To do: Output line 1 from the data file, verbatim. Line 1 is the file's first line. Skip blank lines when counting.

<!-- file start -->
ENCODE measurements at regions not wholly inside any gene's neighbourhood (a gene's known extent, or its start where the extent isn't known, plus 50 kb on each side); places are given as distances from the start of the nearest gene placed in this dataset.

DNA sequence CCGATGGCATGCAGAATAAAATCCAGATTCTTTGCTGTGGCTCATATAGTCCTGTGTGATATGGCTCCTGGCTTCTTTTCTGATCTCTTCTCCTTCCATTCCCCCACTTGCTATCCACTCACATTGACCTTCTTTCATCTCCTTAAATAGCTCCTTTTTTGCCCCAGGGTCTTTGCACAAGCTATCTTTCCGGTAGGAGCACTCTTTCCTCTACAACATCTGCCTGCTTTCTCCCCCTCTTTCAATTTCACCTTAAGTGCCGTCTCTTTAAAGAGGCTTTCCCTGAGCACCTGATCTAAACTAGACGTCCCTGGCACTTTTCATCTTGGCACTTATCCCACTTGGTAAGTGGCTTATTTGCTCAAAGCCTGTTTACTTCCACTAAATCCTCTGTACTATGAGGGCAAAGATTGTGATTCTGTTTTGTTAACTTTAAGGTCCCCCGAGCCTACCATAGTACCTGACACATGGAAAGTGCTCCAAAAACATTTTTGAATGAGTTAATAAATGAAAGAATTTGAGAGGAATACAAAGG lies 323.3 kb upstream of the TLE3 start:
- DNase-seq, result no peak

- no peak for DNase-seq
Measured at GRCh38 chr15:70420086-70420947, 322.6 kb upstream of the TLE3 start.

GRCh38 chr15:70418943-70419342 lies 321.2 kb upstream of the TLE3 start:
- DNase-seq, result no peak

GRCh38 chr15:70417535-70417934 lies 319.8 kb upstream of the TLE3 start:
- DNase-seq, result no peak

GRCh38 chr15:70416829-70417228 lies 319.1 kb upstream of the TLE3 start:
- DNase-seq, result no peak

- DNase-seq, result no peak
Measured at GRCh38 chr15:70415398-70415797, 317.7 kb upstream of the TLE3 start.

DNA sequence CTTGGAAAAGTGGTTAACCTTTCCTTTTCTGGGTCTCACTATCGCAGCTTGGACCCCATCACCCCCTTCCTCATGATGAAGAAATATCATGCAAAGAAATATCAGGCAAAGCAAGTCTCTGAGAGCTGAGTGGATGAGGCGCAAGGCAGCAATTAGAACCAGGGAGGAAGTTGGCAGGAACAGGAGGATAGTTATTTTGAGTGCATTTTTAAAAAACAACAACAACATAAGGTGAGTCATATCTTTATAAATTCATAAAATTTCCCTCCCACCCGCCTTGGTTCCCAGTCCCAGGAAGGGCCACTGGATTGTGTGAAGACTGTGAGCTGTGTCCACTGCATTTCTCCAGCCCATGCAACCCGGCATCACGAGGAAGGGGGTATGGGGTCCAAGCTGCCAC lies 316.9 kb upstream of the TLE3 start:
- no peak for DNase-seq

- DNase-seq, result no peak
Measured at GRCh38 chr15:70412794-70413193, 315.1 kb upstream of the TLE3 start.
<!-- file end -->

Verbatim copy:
ENCODE measurements at regions not wholly inside any gene's neighbourhood (a gene's known extent, or its start where the extent isn't known, plus 50 kb on each side); places are given as distances from the start of the nearest gene placed in this dataset.